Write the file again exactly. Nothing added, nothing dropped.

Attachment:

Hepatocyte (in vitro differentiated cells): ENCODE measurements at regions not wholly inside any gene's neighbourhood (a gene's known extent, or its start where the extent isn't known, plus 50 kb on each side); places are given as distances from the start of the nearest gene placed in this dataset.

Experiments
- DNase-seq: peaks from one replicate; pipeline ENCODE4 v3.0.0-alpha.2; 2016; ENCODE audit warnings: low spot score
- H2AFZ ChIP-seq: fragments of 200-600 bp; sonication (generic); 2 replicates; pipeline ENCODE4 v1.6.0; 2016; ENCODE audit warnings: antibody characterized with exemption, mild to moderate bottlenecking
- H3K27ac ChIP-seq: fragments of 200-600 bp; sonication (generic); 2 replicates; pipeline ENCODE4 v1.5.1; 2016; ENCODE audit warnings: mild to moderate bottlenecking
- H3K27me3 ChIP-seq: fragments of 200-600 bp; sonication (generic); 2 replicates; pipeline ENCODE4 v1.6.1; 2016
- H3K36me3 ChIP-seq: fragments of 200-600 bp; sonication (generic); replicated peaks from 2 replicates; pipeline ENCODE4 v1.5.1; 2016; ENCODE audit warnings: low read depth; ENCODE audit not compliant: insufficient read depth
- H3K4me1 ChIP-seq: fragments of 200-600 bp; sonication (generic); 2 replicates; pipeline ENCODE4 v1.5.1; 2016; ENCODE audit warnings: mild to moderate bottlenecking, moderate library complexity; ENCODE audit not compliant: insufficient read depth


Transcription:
Hepatocyte (in vitro differentiated cells): ENCODE measurements at regions not wholly inside any gene's neighbourhood (a gene's known extent, or its start where the extent isn't known, plus 50 kb on each side); places are given as distances from the start of the nearest gene placed in this dataset.

Experiments
- DNase-seq: peaks from one replicate; pipeline ENCODE4 v3.0.0-alpha.2; 2016; ENCODE audit warnings: low spot score
- H2AFZ ChIP-seq: fragments of 200-600 bp; sonication (generic); 2 replicates; pipeline ENCODE4 v1.6.0; 2016; ENCODE audit warnings: antibody characterized with exemption, mild to moderate bottlenecking
- H3K27ac ChIP-seq: fragments of 200-600 bp; sonication (generic); 2 replicates; pipeline ENCODE4 v1.5.1; 2016; ENCODE audit warnings: mild to moderate bottlenecking
- H3K27me3 ChIP-seq: fragments of 200-600 bp; sonication (generic); 2 replicates; pipeline ENCODE4 v1.6.1; 2016
- H3K36me3 ChIP-seq: fragments of 200-600 bp; sonication (generic); replicated peaks from 2 replicates; pipeline ENCODE4 v1.5.1; 2016; ENCODE audit warnings: low read depth; ENCODE audit not compliant: insufficient read depth
- H3K4me1 ChIP-seq: fragments of 200-600 bp; sonication (generic); 2 replicates; pipeline ENCODE4 v1.5.1; 2016; ENCODE audit warnings: mild to moderate bottlenecking, moderate library complexity; ENCODE audit not compliant: insufficient read depth